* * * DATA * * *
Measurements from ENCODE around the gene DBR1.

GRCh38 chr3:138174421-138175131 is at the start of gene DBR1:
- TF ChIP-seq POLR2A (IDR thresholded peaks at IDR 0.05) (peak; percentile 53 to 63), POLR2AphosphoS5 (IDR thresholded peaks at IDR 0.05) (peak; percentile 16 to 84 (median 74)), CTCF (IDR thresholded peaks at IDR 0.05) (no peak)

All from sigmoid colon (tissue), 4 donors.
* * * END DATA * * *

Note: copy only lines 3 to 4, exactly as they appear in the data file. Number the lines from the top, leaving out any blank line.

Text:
- TF ChIP-seq POLR2A (IDR thresholded peaks at IDR 0.05) (peak; percentile 53 to 63), POLR2AphosphoS5 (IDR thresholded peaks at IDR 0.05) (peak; percentile 16 to 84 (median 74)), CTCF (IDR thresholded peaks at IDR 0.05) (no peak)

All from sigmoid colon (tissue), 4 donors.